Strengthening families, not just marriages

In their recent blog for Social Mobility Memos, Brad Wilcox, Robert Lerman, and Joseph Price make a convincing case that a stable family structure is an important factor in increased social mobility, higher economic growth, and less poverty over time.

Why is marriage so closely tied to family income?

The interesting question is: what lies behind this relationship? Why is a rise (or a smaller decline) in the proportion of married families associated, for example, with higher growth in average family incomes or a decline in poverty? The authors suggest a number of reasons, including the positive effects of marriage for children, less crime, men’s engagement in work, and income pooling. Of these, however, income pooling is by far the most important. Individual earnings have increased very little, if at all, over the past three or four decades, so the only way for families to get ahead was to add a second earner to the household. This is only possible within marriage or some other type of income pooling arrangement like cohabitation. Marriage here is the means: income pooling is the end.

Is marriage the best route to income pooling?

How do we encourage more people to share incomes and expenses? There are no easy answers. Wilcox and his co-authors favor reducing marriage penalties in tax and benefit programs, expanding training and apprenticeship programs, limiting divorces in cases where reconciliation is still possible, and civic efforts to convince young people to follow what I and others have called the “success sequence.” All of these ideas are fine in principle. The question is how much difference they can make in practice. Previous efforts have had at best modest results, as a number of articles in the recent issue of the Brookings-Princeton journal The Future of Children point out.      

Start the success sequence with a planned pregnancy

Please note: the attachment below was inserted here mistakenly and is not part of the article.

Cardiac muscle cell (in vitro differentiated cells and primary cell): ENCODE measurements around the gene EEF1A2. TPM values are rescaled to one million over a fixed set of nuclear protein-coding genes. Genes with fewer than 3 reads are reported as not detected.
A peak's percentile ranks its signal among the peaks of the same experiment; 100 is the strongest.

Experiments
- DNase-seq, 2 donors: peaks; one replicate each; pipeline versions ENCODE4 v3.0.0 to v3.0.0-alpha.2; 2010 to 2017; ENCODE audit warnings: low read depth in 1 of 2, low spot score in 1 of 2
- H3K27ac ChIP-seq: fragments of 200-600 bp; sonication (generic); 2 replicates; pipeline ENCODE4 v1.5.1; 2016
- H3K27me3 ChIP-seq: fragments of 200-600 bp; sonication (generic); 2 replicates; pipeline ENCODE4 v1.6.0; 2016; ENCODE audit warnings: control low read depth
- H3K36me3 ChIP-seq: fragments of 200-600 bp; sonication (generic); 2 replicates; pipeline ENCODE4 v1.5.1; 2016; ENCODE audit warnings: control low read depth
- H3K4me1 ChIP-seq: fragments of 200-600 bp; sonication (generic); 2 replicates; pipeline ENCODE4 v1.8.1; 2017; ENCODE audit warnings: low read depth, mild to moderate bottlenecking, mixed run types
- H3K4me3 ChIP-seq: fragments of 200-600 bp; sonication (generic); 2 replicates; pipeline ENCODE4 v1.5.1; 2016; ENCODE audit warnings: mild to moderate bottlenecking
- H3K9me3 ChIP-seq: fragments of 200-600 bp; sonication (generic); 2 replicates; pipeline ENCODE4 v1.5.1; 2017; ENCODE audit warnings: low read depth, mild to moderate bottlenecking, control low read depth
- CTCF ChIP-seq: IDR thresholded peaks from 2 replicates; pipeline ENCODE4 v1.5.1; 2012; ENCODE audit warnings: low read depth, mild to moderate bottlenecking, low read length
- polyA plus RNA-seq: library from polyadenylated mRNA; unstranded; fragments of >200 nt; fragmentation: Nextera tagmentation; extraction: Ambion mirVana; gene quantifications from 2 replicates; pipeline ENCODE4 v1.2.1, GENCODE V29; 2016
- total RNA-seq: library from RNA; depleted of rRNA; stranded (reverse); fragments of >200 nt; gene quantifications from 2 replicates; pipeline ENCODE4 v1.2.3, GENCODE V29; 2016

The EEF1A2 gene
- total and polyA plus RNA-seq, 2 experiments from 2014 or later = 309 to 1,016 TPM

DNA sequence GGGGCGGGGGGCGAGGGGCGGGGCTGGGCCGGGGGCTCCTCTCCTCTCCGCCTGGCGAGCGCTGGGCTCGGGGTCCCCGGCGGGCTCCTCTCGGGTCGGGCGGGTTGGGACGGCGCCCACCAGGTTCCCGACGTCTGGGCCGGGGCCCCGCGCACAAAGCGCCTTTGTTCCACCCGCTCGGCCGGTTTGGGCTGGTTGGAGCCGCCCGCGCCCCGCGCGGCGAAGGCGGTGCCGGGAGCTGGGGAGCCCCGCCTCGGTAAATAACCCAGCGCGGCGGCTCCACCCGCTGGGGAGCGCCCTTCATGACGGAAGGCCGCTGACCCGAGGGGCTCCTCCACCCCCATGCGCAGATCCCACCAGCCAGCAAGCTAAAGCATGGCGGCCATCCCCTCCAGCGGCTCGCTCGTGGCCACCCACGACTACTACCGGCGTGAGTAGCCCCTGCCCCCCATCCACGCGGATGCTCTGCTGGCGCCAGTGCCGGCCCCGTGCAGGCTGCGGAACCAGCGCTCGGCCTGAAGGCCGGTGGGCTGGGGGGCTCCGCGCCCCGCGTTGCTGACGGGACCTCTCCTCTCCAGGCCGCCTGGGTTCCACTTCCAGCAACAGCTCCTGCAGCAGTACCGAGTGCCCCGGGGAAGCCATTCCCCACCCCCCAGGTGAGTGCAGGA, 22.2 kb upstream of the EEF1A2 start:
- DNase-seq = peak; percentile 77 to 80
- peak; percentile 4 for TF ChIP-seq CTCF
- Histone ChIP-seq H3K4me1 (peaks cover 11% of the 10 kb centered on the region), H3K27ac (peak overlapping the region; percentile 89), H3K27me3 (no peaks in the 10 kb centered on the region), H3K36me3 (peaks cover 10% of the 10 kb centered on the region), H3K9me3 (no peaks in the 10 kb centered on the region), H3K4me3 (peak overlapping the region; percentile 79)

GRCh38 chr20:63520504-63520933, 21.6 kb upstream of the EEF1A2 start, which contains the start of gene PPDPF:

Our success sequence, which Wilcox wants to use as the basis for a pro-marriage civic campaign, requires teens and young adults to complete their education, get established in a job, and to delay childbearing until after they are married. The message is the right one.

The problem is that many young adults are having children before marriage. Why? Early marriage is not compatible, in their view, with the need for extended education and training. They also want to spend longer finding the best life partner. These are good reasons to delay marriage. But pregnancies and births still occur, with or without marriage. For better or worse, our culture now tolerates, and often glamorizes, multiple relationships, including premarital sex and unwed parenting. This makes bringing back the success sequence difficult.

Our best bet is to help teens and young adults avoid having a child until they have completed their education, found a steady job, and most importantly, a stable partner with whom they want to raise children, and with whom they can pool their income. In many cases this means marriage; but not in all. The bottom line: teens and young adults need more access and better education and counselling on birth control, especially little-used but highly effective forms as the IUD and the implant. Contraception, not marriage, is where we should be focusing our attention.